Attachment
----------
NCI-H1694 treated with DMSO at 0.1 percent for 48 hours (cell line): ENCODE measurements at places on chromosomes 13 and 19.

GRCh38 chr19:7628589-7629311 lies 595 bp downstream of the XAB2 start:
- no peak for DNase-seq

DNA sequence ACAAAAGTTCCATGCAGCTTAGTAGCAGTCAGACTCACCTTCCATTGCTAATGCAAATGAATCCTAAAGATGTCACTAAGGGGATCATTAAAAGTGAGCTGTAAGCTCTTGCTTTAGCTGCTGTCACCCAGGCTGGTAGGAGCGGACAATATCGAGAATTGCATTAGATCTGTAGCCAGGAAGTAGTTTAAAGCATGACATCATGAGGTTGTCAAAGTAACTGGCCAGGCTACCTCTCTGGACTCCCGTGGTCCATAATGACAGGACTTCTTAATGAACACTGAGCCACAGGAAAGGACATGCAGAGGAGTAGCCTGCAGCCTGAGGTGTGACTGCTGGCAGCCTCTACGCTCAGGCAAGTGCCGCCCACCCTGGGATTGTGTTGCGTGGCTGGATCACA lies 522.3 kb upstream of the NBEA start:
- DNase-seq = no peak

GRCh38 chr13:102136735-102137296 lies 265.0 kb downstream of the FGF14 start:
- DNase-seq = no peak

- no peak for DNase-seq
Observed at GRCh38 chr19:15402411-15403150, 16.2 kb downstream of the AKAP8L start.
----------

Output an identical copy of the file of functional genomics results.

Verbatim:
NCI-H1694 treated with DMSO at 0.1 percent for 48 hours (cell line): ENCODE measurements at places on chromosomes 13 and 19.

GRCh38 chr19:7628589-7629311 lies 595 bp downstream of the XAB2 start:
- no peak for DNase-seq

DNA sequence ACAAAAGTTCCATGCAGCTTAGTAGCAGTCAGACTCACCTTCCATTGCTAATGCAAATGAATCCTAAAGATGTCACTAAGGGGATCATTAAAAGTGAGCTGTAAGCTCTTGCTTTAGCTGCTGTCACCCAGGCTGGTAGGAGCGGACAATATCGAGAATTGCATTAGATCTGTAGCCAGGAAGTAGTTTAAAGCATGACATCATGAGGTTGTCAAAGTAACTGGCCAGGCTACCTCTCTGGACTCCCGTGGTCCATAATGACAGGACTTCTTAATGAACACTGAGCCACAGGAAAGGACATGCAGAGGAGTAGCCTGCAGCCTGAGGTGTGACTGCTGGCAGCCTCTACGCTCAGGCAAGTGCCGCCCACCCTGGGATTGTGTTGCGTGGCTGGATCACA lies 522.3 kb upstream of the NBEA start:
- DNase-seq = no peak

GRCh38 chr13:102136735-102137296 lies 265.0 kb downstream of the FGF14 start:
- DNase-seq = no peak

- no peak for DNase-seq
Observed at GRCh38 chr19:15402411-15403150, 16.2 kb downstream of the AKAP8L start.